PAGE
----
I am of the opinion that the best configuration of a band is a good ol’ fashioned power trio. For the most part, these trios consist of a bassist, drummer and guitarist, with either the bassist or guitarist handling vocals. The drummer can sing, but only backing vocals.
The trio is rock ‘n’ roll at its most real, most true-to-its-roots form – pure, honest, and simple. You can’t have a weak link in a power trio, everyone involved has to uphold their end of the bargain. If you want to be in a band, it all starts with the number three.
And you have amps to thank. Bigger and louder amps – along with the rise in popularity of the electric bass in the mid ’60s – helped open the door for bands to eschew fourth and fifth members. The electric bass could help stabilize things in the basement, while a louder amp could make one guitar sound like two. Drummers probably weren’t overly stoked about this, but it’s a widely known fact that no one cares what drummers think. And this is coming from a drummer. Also, volume should never be a concern for a drummer. If it is, get more cymbals.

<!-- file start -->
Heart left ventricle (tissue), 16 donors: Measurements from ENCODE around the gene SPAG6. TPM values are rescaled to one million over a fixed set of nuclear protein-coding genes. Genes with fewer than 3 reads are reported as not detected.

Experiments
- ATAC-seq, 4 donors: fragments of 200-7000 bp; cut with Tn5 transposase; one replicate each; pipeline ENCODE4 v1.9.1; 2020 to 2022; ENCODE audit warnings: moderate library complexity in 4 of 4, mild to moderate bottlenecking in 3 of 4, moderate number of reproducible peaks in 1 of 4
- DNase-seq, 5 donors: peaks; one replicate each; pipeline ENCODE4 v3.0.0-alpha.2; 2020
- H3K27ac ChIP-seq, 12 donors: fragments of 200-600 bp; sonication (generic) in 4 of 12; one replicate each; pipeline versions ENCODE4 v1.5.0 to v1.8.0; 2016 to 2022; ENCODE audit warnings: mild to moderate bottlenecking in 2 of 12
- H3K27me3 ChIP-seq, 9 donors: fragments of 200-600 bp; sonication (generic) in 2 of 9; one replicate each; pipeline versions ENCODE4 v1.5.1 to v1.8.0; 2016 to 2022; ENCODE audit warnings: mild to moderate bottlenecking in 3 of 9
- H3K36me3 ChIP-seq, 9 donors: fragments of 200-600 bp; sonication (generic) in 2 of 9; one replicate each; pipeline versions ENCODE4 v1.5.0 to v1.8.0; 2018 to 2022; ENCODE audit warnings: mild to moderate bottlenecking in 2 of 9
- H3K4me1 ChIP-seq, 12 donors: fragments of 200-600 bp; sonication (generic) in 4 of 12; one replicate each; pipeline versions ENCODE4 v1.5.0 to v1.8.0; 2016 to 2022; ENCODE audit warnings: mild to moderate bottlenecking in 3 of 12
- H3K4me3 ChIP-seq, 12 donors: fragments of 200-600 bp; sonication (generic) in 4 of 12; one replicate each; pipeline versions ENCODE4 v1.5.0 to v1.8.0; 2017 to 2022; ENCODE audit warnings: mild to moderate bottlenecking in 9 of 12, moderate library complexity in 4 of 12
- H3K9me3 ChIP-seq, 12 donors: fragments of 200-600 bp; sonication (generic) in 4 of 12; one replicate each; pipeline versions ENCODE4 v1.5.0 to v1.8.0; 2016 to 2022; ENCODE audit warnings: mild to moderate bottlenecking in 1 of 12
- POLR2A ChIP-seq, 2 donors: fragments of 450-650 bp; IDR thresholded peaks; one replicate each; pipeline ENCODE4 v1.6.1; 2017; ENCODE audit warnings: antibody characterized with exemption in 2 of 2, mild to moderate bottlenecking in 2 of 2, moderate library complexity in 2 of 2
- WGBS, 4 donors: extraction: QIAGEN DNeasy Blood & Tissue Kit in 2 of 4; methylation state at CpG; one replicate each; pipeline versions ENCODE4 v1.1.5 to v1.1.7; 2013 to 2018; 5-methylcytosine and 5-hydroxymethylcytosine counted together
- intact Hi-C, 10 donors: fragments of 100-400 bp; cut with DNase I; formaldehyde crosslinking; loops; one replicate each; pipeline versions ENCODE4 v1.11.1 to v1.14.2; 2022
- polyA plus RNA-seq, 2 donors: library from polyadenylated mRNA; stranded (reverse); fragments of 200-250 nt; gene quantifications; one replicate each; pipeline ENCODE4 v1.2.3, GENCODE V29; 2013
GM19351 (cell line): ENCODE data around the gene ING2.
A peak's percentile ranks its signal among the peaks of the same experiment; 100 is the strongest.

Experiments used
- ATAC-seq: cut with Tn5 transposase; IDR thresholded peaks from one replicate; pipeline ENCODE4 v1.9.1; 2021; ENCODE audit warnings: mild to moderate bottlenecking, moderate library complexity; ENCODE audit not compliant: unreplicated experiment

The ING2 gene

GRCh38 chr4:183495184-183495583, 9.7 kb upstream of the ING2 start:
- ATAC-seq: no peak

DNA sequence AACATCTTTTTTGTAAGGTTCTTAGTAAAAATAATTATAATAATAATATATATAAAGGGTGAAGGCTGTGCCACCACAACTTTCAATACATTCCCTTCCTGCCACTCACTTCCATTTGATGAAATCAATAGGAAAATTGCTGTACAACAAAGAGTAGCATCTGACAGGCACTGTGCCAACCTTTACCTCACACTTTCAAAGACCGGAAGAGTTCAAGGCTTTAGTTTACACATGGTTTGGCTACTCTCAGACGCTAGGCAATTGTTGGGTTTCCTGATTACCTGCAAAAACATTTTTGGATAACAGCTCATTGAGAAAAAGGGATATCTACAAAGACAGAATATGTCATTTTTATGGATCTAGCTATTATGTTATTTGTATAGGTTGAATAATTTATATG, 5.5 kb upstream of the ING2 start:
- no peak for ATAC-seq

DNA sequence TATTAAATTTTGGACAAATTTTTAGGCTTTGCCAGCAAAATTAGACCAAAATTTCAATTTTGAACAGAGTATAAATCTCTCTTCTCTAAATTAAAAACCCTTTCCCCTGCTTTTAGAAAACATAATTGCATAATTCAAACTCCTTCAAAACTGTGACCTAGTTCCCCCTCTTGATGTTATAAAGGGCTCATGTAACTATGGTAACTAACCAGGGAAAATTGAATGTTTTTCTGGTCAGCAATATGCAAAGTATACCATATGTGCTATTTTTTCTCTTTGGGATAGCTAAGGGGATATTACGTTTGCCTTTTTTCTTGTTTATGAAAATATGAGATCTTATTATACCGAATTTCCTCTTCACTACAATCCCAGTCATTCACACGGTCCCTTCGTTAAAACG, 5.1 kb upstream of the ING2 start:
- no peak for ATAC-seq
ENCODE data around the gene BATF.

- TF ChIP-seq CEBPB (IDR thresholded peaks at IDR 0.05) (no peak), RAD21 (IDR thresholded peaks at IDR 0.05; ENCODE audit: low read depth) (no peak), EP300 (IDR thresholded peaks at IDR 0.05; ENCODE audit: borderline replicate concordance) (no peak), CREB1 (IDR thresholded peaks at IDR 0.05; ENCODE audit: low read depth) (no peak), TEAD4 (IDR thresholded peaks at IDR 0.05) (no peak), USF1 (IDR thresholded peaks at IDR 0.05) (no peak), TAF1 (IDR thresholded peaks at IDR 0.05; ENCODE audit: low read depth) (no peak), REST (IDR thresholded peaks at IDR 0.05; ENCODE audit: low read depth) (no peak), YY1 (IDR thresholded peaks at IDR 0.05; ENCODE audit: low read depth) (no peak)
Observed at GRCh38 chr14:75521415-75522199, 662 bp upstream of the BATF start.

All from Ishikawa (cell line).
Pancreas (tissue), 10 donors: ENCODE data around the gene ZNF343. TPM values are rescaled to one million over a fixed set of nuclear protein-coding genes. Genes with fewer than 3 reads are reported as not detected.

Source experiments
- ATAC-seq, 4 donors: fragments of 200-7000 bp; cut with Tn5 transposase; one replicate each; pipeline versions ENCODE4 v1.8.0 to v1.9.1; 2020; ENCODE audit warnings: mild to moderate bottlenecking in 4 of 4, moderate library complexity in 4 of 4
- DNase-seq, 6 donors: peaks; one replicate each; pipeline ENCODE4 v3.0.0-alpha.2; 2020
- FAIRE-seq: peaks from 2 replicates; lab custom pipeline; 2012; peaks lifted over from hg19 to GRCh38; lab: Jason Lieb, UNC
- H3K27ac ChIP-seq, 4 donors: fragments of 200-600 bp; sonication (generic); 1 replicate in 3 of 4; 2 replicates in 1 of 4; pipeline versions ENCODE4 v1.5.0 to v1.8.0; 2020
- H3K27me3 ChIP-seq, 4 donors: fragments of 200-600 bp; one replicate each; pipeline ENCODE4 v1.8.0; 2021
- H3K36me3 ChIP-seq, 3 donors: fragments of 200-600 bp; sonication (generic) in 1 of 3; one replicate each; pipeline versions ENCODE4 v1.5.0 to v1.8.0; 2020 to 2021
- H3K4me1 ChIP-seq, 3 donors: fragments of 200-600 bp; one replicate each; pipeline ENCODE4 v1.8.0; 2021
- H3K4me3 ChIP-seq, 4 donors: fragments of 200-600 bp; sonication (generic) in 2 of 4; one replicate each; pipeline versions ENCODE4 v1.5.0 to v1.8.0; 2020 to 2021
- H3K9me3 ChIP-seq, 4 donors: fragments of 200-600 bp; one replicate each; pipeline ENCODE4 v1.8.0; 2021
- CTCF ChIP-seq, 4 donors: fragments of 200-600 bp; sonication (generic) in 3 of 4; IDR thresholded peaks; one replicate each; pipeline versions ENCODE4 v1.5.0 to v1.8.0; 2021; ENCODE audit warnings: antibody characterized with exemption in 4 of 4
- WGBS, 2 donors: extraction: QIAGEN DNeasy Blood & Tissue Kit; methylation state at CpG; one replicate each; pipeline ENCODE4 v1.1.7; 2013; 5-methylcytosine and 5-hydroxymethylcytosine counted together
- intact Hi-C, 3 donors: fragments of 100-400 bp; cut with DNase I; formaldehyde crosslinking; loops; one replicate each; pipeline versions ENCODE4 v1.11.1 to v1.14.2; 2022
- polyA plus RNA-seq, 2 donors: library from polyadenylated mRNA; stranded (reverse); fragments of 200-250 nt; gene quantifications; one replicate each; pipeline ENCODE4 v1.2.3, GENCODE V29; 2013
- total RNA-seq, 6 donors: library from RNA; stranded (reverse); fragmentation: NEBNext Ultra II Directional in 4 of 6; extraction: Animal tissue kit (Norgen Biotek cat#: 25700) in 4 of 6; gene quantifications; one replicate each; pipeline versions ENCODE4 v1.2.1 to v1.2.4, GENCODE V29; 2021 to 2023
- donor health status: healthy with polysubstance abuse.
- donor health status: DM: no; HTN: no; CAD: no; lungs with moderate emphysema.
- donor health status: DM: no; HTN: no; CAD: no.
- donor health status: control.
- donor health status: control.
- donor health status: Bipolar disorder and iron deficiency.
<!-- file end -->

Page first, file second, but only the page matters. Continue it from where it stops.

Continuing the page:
Two of the best trios in rock history are celebrating anniversaries this week. Green Day’s rock opera American Idiot turned 11 on Sept. 20 and Nirvana’s cultural behemoth Nevermind turns 25 on Sept. 24. We could get hung up on technicalities here and point out that in each band’s later stages fourth members were added, but save the technicalities for fantasy football scoring and calculating the interest on your student loan. Green Day will always be considered a power trio; same for Nirvana (sorry, Pat Smear).
But where do Nirvana and Green Day rank among the best power trios ever?
That sounds like something we should look into.
First though, let’s give some shoutouts. These trios didn’t crack our list of the 10 best in rock history, but we wanted to acknowledge them regardless.